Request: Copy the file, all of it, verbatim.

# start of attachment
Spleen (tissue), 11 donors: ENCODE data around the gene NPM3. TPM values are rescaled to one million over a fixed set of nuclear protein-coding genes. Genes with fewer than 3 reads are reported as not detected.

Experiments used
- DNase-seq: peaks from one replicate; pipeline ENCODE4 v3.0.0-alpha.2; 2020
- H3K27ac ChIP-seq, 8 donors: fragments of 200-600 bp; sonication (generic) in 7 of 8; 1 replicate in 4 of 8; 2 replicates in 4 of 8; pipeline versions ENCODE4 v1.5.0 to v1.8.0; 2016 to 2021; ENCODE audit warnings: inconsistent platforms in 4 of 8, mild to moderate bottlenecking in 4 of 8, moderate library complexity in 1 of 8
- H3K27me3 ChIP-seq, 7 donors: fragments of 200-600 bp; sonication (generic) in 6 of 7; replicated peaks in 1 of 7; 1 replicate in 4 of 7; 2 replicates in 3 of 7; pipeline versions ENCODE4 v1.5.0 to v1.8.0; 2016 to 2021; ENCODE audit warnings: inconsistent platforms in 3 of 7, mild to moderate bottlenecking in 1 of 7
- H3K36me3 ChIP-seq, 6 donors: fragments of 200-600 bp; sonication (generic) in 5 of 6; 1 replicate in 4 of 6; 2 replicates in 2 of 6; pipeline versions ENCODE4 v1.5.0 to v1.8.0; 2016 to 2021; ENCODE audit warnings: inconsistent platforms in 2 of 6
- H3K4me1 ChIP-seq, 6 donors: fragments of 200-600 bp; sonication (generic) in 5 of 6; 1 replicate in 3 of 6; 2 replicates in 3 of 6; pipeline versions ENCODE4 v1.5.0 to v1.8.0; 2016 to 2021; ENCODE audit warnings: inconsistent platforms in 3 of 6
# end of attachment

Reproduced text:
Spleen (tissue), 11 donors: ENCODE data around the gene NPM3. TPM values are rescaled to one million over a fixed set of nuclear protein-coding genes. Genes with fewer than 3 reads are reported as not detected.

Experiments used
- DNase-seq: peaks from one replicate; pipeline ENCODE4 v3.0.0-alpha.2; 2020
- H3K27ac ChIP-seq, 8 donors: fragments of 200-600 bp; sonication (generic) in 7 of 8; 1 replicate in 4 of 8; 2 replicates in 4 of 8; pipeline versions ENCODE4 v1.5.0 to v1.8.0; 2016 to 2021; ENCODE audit warnings: inconsistent platforms in 4 of 8, mild to moderate bottlenecking in 4 of 8, moderate library complexity in 1 of 8
- H3K27me3 ChIP-seq, 7 donors: fragments of 200-600 bp; sonication (generic) in 6 of 7; replicated peaks in 1 of 7; 1 replicate in 4 of 7; 2 replicates in 3 of 7; pipeline versions ENCODE4 v1.5.0 to v1.8.0; 2016 to 2021; ENCODE audit warnings: inconsistent platforms in 3 of 7, mild to moderate bottlenecking in 1 of 7
- H3K36me3 ChIP-seq, 6 donors: fragments of 200-600 bp; sonication (generic) in 5 of 6; 1 replicate in 4 of 6; 2 replicates in 2 of 6; pipeline versions ENCODE4 v1.5.0 to v1.8.0; 2016 to 2021; ENCODE audit warnings: inconsistent platforms in 2 of 6
- H3K4me1 ChIP-seq, 6 donors: fragments of 200-600 bp; sonication (generic) in 5 of 6; 1 replicate in 3 of 6; 2 replicates in 3 of 6; pipeline versions ENCODE4 v1.5.0 to v1.8.0; 2016 to 2021; ENCODE audit warnings: inconsistent platforms in 3 of 6